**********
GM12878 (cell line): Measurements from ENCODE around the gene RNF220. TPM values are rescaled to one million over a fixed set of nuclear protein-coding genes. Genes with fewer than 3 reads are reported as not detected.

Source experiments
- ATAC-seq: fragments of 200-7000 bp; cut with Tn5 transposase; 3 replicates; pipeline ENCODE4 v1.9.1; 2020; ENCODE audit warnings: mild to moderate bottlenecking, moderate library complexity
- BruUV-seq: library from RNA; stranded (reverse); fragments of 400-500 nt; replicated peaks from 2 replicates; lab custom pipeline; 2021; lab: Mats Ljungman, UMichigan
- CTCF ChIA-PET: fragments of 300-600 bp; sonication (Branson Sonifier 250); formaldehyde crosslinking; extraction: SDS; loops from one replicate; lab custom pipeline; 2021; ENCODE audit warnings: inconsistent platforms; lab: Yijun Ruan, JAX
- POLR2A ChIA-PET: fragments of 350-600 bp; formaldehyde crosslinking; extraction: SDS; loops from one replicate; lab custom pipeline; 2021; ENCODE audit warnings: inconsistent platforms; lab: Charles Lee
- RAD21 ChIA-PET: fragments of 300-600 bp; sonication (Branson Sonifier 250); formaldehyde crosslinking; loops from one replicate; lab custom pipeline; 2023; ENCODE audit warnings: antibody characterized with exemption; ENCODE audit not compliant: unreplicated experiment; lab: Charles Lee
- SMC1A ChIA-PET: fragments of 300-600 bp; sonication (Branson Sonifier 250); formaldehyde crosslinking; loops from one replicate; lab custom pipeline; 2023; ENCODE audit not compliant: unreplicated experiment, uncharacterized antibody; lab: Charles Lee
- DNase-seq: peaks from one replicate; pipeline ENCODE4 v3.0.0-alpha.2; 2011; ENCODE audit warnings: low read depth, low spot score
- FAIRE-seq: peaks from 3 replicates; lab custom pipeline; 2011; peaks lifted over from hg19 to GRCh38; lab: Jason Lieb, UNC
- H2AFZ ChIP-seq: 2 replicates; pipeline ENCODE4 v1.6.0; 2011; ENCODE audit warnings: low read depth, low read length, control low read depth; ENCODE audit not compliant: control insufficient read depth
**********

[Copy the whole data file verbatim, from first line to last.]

GM12878 (cell line): Measurements from ENCODE around the gene RNF220. TPM values are rescaled to one million over a fixed set of nuclear protein-coding genes. Genes with fewer than 3 reads are reported as not detected.

Source experiments
- ATAC-seq: fragments of 200-7000 bp; cut with Tn5 transposase; 3 replicates; pipeline ENCODE4 v1.9.1; 2020; ENCODE audit warnings: mild to moderate bottlenecking, moderate library complexity
- BruUV-seq: library from RNA; stranded (reverse); fragments of 400-500 nt; replicated peaks from 2 replicates; lab custom pipeline; 2021; lab: Mats Ljungman, UMichigan
- CTCF ChIA-PET: fragments of 300-600 bp; sonication (Branson Sonifier 250); formaldehyde crosslinking; extraction: SDS; loops from one replicate; lab custom pipeline; 2021; ENCODE audit warnings: inconsistent platforms; lab: Yijun Ruan, JAX
- POLR2A ChIA-PET: fragments of 350-600 bp; formaldehyde crosslinking; extraction: SDS; loops from one replicate; lab custom pipeline; 2021; ENCODE audit warnings: inconsistent platforms; lab: Charles Lee
- RAD21 ChIA-PET: fragments of 300-600 bp; sonication (Branson Sonifier 250); formaldehyde crosslinking; loops from one replicate; lab custom pipeline; 2023; ENCODE audit warnings: antibody characterized with exemption; ENCODE audit not compliant: unreplicated experiment; lab: Charles Lee
- SMC1A ChIA-PET: fragments of 300-600 bp; sonication (Branson Sonifier 250); formaldehyde crosslinking; loops from one replicate; lab custom pipeline; 2023; ENCODE audit not compliant: unreplicated experiment, uncharacterized antibody; lab: Charles Lee
- DNase-seq: peaks from one replicate; pipeline ENCODE4 v3.0.0-alpha.2; 2011; ENCODE audit warnings: low read depth, low spot score
- FAIRE-seq: peaks from 3 replicates; lab custom pipeline; 2011; peaks lifted over from hg19 to GRCh38; lab: Jason Lieb, UNC
- H2AFZ ChIP-seq: 2 replicates; pipeline ENCODE4 v1.6.0; 2011; ENCODE audit warnings: low read depth, low read length, control low read depth; ENCODE audit not compliant: control insufficient read depth